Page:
Reviews written by registered user
|114 reviews in total|
It's about 8.5 worth of a movie in my book, for some real good acting and well written roles. That is, some well written roles, had it been true with all the characters in this movie, this would've been a real masterpiece, but all too often it did fall short of the quality performance of Will Smith, Margot Robbie and Joel Kinnaman. there are a few other solid performances which didn't get their characters developed enough to shine like these three, especially Viola Davis who's very good as the perfect government agent that sees nothing but getting their job done, but truth is her role is too one dimensional, and there was room for real depth here. Same is true with Jai Courtney and Adewale Akinnuoye-Agbaje. Jared Leto, isn't bad in his role, but it's hardly a role to speak about, and he was hyped from here to forever, so it was a letdown. But the roles that were properly written were really superb and the three actors I mentioned did them great justice. This together with a reasonable plot and solid technical aspects of this production, make it a worth your while movie. But once again this could've been a lot better, and the fact it's not is plain shame.
It's a surreal macabre comedy, populated mostly by nasty cartoons, many
of them are simply grotesque. While Bruno Dumont, the writer director
of this film does tell us a very clear story, namely we all will
understand what did actually take place on this bay, he never bothers
explaining the reasons for the bizarre behavior of his cartoon
characters. So we get an unsolveable mystery filled with mean
caricatures of the uppermost bourgeoisie and of the police. He does get
some of the best actors and actresses in France hamming their way
through this weird story. And I would've rated it higher if I thought
there was a reason behind this folly. One thing is sure, even if Dumont
has some bizarre reasoning for this story - he doesn't want to reveal
it to his audience.
One more issue I have to refer to: the name of this film. In English its Slack Bay, which alludes to the bay and to the nature of its residences. In Hebrew it became Disappearance Bay alluding to the mystery taking place there. The French name, that probably is the original is Ma Loute, the name of one of the main characters of this movie. Each name signifies different intentions, and I can't see why the original French name wasn't kept. You don't really have to translate a name.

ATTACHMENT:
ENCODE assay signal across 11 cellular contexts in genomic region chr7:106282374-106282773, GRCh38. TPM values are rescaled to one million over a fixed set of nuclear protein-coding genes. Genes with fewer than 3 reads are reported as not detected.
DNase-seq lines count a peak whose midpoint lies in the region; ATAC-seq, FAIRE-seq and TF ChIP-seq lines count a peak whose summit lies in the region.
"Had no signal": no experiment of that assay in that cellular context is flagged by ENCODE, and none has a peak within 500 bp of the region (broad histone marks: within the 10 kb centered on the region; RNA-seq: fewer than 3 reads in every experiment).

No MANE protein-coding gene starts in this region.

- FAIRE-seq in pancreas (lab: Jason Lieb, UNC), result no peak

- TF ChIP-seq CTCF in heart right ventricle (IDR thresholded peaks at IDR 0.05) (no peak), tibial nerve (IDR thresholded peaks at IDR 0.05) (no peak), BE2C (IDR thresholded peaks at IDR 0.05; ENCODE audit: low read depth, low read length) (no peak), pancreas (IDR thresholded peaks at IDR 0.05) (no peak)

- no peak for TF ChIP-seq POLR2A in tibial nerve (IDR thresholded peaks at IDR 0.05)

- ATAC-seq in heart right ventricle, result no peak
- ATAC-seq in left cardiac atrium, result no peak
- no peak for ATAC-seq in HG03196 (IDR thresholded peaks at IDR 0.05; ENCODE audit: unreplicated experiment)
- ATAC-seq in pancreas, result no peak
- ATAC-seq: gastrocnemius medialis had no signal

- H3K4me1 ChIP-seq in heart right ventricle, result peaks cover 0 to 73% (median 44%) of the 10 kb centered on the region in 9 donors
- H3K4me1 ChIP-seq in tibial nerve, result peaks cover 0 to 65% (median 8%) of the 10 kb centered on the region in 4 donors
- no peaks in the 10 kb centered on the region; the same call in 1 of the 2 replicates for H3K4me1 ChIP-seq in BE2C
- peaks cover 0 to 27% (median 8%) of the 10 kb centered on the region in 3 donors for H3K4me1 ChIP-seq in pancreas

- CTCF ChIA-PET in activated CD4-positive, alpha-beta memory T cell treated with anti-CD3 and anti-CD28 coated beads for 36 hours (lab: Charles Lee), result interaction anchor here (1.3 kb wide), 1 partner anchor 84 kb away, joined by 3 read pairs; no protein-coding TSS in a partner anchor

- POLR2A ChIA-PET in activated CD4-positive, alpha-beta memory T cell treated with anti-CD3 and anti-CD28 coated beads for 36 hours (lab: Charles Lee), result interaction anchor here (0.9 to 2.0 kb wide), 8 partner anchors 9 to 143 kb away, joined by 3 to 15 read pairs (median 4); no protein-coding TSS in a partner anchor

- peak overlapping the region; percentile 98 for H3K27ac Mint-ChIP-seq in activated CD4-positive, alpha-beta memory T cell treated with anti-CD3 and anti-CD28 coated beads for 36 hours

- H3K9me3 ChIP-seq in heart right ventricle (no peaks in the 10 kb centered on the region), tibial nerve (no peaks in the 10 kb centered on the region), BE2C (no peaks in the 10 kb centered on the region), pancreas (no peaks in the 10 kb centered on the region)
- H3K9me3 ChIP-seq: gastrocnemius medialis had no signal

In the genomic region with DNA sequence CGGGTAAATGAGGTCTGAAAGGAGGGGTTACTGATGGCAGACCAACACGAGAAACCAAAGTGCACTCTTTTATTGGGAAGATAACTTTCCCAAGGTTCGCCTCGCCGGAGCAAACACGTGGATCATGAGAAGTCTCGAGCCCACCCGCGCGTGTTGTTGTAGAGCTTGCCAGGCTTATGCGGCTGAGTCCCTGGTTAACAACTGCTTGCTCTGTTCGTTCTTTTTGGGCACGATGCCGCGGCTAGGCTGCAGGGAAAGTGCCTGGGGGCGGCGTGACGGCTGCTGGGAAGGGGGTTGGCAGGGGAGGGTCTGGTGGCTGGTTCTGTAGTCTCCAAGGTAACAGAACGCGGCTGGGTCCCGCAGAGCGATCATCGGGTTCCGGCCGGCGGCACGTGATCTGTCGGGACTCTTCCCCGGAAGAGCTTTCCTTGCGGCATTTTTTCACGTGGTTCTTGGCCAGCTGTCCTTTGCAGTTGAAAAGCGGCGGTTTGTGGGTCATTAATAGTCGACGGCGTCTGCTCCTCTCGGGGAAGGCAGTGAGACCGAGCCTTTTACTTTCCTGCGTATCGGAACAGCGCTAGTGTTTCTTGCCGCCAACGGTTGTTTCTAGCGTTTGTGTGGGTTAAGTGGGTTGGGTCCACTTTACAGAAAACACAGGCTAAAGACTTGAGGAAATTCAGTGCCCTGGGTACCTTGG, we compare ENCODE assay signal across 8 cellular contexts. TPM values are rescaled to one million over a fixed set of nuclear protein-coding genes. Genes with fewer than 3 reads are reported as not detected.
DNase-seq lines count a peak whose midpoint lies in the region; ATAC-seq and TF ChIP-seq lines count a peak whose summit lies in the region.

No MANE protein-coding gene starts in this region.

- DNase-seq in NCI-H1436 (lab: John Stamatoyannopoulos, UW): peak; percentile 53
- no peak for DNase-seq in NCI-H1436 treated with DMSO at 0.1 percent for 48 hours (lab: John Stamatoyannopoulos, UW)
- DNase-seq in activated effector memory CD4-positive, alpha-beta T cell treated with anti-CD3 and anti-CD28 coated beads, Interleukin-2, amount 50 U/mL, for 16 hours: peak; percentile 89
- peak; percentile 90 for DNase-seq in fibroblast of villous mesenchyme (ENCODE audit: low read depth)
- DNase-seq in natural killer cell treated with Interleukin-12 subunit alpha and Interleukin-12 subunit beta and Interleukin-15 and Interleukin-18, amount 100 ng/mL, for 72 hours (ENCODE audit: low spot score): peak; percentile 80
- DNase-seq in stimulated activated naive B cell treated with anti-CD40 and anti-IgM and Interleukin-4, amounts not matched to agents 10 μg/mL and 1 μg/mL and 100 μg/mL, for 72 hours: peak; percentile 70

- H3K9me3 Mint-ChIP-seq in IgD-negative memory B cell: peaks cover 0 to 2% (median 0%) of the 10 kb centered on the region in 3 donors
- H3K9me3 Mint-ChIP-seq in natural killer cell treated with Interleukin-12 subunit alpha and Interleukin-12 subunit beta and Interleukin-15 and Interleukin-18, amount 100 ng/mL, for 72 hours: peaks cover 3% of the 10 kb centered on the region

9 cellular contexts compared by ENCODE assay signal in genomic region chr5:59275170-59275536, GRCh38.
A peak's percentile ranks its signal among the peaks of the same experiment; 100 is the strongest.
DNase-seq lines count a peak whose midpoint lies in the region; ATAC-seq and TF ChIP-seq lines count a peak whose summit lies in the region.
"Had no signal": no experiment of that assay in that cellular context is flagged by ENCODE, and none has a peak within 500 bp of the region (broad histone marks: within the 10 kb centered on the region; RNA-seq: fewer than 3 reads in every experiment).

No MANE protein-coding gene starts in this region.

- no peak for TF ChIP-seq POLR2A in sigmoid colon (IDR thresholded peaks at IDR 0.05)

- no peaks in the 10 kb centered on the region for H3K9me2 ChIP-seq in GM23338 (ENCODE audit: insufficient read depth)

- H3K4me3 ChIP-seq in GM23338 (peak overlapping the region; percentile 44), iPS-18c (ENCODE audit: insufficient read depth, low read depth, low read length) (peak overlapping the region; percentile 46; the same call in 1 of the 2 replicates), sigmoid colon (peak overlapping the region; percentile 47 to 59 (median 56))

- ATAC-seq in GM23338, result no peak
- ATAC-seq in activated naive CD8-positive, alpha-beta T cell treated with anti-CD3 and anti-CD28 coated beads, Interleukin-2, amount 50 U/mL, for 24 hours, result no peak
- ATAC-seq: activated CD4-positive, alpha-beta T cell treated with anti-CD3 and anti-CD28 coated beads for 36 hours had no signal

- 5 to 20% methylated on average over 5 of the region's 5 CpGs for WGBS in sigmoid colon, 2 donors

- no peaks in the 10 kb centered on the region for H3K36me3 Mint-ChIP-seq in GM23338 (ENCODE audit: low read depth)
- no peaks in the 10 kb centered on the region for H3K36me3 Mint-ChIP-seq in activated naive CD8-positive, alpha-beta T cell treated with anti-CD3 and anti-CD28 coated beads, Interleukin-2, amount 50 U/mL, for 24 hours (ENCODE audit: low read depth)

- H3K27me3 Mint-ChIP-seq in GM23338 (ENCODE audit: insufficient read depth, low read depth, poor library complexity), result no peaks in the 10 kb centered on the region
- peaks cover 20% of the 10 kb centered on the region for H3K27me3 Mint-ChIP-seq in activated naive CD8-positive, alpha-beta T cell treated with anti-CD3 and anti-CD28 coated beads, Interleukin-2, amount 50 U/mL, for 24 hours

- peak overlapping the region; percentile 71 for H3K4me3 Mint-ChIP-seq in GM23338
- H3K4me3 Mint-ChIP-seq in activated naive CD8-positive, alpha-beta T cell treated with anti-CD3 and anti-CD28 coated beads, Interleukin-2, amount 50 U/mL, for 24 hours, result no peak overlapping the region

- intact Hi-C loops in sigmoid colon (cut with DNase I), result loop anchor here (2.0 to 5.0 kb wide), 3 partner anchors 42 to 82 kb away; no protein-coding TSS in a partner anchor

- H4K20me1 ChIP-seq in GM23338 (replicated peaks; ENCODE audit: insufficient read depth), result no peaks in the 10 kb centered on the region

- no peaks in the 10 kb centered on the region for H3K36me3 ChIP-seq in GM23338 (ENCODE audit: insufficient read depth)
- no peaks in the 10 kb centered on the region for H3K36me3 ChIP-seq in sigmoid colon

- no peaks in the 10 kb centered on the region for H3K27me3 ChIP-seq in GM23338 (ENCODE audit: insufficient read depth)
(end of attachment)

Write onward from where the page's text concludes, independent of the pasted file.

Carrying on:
As far as I know this is the first time the illustrious Studio Ghibli
has cooperated with a director outside Japan. Still they gave it their
trade mark detailed approach to the depiction of nature, and since the
whole story is about nature, and about human beings as a part of nature
- it counts. What we get is a fable/fairy tale, about a
survivor-castaway getting to a deserted island with no human or other
land in sight. And the surprising story of his life following that
event. I don't do spoilers, and almost anything I could add would be a
spoiler. So I'll limit myself to one more remark - the absence of
dialogue works for this movie and in a way make this fantastic story
more real. Words seem unnecessary as the story develops.
Though it's animation, it's not exactly made for children, but it could work very well for children viewing it. The auditorium in the Jerusalem Film Festival was packed with children and I didn't hear a single complaint.
As a rule I don't rate documentaries. I hardly ever watch'em. The only
documentaries I do watch are about cinema, or has a curious cinematic
twist about the way they were made, otherwise count me out. So
obviously this one is about cinema, but the reason I did rate it and
I'm even writing a review about it is the sheer fun of watching it.
It's just like sitting with a bunch of friends and listening to one of